The voices of party followers blare over loudspeakers from public squares shouting out the slogans of opposing sides in a presidential contest that could have a deep effect on South Korea's relations with North Korea and its alliance with the US.
Rows of placard-carrying men and women wearing red coats and sweaters preach the need for a strong conservative president who will stand up against North Korea and lead the country out of economic difficulties.
She faces a tough challenge from the liberal Moon Jae-in, a candidate of the opposition Democratic United Party. A human rights lawyer, Mr. Moon promises to stop the rich from getting richer and more powerful.
Several hundred feet away, demonstrators dressed in yellow carry placards telling voters to “change the future” by voting for Moon. They are campaigning to reverse the deeply conservative pattern of the presidency of Lee Myung-bak, elected five years ago in a massive reaction against a decade of liberal leadership.
"Who gets elected will have an influence on the balance of policy," says Hahm Chai-bong, president of the Asan Institute for Policy Studies here. "It would make a pretty big difference if Moon were elected and started improving engagement policy toward North Korea."
Mr. Hahm, however, doesn't see policy toward North Korea or the US as the dominant issue for voters. "We don't have that anti-Americanism," he says. "There is a lessening of ideological tension. Everyone is clamoring for jobs" – with voters disillusioned by President Lee's support for the huge business conglomerates that dominate the economy.
So reviled was Mr. Lee’s Grand National Party that it fared badly in National Assembly elections in April. While his popularity plummeted, the party changed its name to New Frontier Party with Park Geun-hye as its leader. A long-time member of the assembly, she is popular among older Koreans, many of whom look back fondly on the rule of her father, widely credited with building up South Korea’s economy while ruling as a virtual dictator with a record of brutality and suppression of his foes.
At the center of power
Ms. Park promises to build a “creative economy” – a term that she bandied about Sunday in the last of three television debates with Mr. Moon – while bowing in apology to those who “suffered wounds and hardships” in the 18 years and five months in which her father ruled the country after staging a coup in May 1961.
Though she disavows his legacy, she knows what it’s like to be at the center of power: She was Korea’s first lady for a little more than five years, after her mother was assassinated in August 1974 by a bullet fired by a Korean from Japan who had intended to kill her father. (Her father was eventually assassinated by his intelligence chief in 1979.)
Moon also has experience near the center of power. He was chief of staff for Roh Moo-hyun, the left-leaning president who governed for five years before President Lee’s election, and sees his battle against Park as a crusade for democracy against a return to authoritarian rule. His message is blunt – “The only thing that can save the Republic of Korea from this crisis is you,” he repeats at rallies in a bid to win over the undecided voters who may tip the balance in the election.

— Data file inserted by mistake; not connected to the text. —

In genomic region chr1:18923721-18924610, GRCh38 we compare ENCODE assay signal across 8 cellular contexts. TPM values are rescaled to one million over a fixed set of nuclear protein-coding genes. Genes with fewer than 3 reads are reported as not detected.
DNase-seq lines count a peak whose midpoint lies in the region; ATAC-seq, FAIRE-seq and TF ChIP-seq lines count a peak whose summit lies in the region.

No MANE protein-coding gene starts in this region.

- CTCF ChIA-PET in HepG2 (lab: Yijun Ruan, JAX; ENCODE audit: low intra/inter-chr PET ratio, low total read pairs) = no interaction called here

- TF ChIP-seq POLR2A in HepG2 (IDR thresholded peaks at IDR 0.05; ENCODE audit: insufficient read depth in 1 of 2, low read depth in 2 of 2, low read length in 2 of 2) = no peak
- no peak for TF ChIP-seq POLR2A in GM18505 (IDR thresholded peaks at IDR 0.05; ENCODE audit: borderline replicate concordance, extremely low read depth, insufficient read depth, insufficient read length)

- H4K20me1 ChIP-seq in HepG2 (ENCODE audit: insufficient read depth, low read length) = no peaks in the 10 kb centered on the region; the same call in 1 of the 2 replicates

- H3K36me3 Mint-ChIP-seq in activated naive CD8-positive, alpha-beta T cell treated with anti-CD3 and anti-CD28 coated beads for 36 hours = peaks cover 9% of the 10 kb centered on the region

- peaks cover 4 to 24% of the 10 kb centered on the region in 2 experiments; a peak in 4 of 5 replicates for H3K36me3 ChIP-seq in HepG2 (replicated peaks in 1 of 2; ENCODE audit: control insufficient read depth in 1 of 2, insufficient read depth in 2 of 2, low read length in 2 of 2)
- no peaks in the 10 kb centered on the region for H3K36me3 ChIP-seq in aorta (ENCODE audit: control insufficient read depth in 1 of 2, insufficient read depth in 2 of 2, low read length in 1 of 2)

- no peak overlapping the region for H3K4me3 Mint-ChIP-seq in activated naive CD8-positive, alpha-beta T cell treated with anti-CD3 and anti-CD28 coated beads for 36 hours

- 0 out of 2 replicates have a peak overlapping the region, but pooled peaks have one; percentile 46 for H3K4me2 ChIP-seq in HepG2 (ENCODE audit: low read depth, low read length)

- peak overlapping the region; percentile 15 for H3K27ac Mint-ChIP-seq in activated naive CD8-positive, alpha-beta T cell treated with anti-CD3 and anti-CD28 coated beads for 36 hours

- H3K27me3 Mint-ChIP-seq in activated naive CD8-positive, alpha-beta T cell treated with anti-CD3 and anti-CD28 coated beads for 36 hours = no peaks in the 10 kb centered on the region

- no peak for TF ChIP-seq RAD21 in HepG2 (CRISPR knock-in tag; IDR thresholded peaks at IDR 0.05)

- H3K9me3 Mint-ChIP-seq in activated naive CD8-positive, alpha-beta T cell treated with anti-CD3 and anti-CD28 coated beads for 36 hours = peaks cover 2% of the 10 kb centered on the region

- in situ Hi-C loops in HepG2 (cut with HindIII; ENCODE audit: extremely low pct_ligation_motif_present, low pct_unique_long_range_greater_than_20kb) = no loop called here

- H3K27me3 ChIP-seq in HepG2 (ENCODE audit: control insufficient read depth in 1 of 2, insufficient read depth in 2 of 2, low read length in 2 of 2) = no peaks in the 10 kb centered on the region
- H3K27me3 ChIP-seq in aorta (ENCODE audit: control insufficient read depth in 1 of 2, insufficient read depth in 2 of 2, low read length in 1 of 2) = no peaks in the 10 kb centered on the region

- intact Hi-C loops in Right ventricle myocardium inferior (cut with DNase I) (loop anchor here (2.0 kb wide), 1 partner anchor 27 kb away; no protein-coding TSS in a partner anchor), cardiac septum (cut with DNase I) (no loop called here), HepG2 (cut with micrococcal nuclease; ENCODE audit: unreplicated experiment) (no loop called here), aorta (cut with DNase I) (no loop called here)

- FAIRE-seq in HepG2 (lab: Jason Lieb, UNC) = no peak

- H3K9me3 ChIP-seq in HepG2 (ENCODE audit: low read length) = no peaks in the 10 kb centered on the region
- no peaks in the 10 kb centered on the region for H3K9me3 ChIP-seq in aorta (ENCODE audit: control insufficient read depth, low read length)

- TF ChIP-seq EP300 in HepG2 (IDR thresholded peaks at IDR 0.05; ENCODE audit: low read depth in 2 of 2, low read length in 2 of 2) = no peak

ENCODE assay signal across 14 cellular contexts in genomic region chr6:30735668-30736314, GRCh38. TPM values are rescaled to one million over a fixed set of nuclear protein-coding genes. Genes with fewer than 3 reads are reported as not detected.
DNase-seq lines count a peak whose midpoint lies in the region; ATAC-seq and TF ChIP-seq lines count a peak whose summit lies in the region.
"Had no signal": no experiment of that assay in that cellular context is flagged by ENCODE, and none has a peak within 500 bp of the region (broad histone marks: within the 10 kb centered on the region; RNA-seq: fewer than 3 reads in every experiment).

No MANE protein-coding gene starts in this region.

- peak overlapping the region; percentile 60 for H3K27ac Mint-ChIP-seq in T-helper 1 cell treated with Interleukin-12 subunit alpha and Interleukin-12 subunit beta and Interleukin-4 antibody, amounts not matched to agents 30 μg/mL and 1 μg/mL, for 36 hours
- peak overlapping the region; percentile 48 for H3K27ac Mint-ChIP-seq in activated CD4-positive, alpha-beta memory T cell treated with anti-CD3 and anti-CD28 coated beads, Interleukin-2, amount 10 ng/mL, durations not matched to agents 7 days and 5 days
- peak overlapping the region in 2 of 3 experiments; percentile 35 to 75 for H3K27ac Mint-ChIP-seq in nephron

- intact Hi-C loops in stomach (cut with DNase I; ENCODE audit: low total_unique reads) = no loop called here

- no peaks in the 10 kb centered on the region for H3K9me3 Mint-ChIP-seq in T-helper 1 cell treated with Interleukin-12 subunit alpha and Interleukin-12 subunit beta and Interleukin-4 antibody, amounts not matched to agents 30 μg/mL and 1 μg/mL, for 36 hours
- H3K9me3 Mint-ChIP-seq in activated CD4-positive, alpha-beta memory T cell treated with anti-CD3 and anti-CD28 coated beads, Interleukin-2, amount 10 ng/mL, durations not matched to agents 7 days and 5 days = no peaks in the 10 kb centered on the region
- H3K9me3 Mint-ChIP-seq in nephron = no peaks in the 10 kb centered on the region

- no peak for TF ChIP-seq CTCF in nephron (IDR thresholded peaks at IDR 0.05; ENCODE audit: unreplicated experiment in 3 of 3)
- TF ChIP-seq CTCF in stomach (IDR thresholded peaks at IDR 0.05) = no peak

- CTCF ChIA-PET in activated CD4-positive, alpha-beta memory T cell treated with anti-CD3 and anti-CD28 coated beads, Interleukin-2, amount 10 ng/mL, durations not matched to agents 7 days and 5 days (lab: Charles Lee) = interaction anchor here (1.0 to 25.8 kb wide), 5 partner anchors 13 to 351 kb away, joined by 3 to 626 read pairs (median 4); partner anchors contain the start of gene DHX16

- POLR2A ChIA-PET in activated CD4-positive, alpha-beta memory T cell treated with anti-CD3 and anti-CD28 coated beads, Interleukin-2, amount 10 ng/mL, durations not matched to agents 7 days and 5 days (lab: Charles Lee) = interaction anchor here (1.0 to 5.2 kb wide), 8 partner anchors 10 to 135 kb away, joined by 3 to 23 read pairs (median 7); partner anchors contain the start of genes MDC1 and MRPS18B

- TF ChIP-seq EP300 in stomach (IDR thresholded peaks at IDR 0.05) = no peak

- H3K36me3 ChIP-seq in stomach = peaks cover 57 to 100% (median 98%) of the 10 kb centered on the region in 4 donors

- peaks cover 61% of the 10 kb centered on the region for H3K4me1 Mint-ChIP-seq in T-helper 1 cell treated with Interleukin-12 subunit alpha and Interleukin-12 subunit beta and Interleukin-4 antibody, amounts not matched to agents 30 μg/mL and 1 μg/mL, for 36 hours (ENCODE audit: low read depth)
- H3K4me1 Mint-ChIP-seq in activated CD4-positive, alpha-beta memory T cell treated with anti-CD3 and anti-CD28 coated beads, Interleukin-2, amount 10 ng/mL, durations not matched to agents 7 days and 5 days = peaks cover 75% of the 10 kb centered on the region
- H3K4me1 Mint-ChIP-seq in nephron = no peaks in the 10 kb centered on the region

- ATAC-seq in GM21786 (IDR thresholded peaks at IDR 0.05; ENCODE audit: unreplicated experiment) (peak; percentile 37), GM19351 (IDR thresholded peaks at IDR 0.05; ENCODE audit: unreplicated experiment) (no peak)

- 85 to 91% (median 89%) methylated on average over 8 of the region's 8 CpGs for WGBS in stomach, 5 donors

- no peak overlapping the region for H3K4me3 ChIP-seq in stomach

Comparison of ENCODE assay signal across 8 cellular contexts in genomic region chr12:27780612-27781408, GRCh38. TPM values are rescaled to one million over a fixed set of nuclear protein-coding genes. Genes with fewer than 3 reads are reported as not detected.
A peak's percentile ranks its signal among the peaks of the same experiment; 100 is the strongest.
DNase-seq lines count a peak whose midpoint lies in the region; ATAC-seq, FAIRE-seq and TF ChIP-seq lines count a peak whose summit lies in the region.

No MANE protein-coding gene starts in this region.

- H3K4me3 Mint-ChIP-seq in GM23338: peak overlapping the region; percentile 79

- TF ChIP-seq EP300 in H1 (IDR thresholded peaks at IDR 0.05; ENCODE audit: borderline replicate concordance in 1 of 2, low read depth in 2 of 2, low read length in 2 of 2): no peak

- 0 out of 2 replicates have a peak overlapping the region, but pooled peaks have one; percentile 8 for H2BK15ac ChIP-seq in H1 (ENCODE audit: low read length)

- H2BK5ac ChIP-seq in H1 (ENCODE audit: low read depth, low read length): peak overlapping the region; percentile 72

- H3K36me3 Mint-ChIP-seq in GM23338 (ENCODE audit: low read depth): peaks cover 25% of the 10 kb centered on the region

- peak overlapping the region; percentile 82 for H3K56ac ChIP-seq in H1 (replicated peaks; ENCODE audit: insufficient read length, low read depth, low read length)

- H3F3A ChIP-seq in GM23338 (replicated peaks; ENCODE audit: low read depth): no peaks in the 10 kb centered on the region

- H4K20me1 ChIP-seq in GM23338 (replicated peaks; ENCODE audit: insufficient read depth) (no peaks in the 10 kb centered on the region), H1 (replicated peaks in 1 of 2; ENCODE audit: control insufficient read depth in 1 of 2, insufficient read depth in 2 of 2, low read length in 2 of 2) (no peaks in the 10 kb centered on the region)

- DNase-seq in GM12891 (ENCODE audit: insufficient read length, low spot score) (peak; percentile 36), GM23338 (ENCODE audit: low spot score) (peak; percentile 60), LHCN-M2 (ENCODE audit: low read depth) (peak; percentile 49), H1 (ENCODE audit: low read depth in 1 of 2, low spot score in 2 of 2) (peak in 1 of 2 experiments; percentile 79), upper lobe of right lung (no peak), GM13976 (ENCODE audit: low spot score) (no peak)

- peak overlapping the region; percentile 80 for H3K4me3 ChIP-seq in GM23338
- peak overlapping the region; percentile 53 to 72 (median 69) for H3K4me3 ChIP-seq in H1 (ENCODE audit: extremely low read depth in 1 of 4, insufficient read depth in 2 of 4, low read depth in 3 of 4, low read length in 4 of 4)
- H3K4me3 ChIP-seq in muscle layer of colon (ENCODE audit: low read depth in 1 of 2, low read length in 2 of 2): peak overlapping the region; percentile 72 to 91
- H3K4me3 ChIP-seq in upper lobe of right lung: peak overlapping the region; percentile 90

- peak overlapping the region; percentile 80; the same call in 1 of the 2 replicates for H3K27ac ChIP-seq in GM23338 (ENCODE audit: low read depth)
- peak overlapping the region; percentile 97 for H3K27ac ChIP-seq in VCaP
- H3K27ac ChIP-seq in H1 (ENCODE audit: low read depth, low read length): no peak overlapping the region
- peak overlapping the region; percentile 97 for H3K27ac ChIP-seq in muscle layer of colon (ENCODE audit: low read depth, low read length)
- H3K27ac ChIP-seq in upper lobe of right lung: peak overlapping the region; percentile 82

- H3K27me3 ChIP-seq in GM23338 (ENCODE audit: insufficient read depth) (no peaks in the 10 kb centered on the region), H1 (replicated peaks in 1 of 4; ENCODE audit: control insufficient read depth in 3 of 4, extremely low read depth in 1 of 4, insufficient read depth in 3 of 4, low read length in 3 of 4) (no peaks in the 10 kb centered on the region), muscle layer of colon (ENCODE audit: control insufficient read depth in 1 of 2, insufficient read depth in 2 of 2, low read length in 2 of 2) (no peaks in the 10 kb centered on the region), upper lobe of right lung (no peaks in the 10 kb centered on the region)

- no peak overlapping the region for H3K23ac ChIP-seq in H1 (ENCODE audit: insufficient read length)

What’s the difference on North Korea?
Both Park and Moon have denounced North Korea’s launch of a long-range rocket last week that fired a small satellite into orbit, and they have both called for resuming dialogue with the North.
It’s assumed, though, that Park would be considerably tougher in negotiations with North Korea than Moon, who would like to return to the era of the Sunshine policy of reconciliation initiated by Roh Moo-hyun’s predecessor, Kim Dae-jung.
“Park is not going to substantially move forward unless Pyongyang owns up and apologizes for the ship sinking and island shelling,” says Tom Coyner, long-time business consultant and political commentator here. He’s referring to two incidents in 2010 that upset North-South relations – the sinking of the Korean navy ship, the Cheonan, in March of that year in which 46 sailors were killed and then, eight months later, the shelling of an island in the Yellow Sea that killed two South Korean marines and two civilian contractors.
Mr. Coyner believes that Moon is “most likely to cave” in talks with North Korea in view of his record as a liberal critic of the government from his student days. Nonetheless, he says, “both candidates come across as reasonable and moderate” – neither right-wing conservative nor far leftist.
In fact, in their television debate on Sunday, while thousands of North Koreans were mourning the first anniversary of the death of leader Kim Jong-il, neither of them talked at all about North Korea. Rather, they dwelled on education, health care, the economy, corruption, and the difficulties young people face in finding jobs: Moon jabbed at government inadequacies, while Park offered her own solutions.
In the midst of the campaigning, one topic that seems strangely missing is that Park has a serious chance of becoming the first female president of a country that’s regarded as a bastion of male chauvinism. “It’s amazing to me that people don’t seem to care so much about that,” says Chung Hye-yung, a woman working in an office in central Seoul. “It’s because the media play all to the conservative right.”
Ms. Chung believes the priority is to upset conservative leadership. “We have to change this administration,” she says. “The vote is not on whether she’s a woman. This vote is old people versus young people. Young people are fed up with the old politicians.”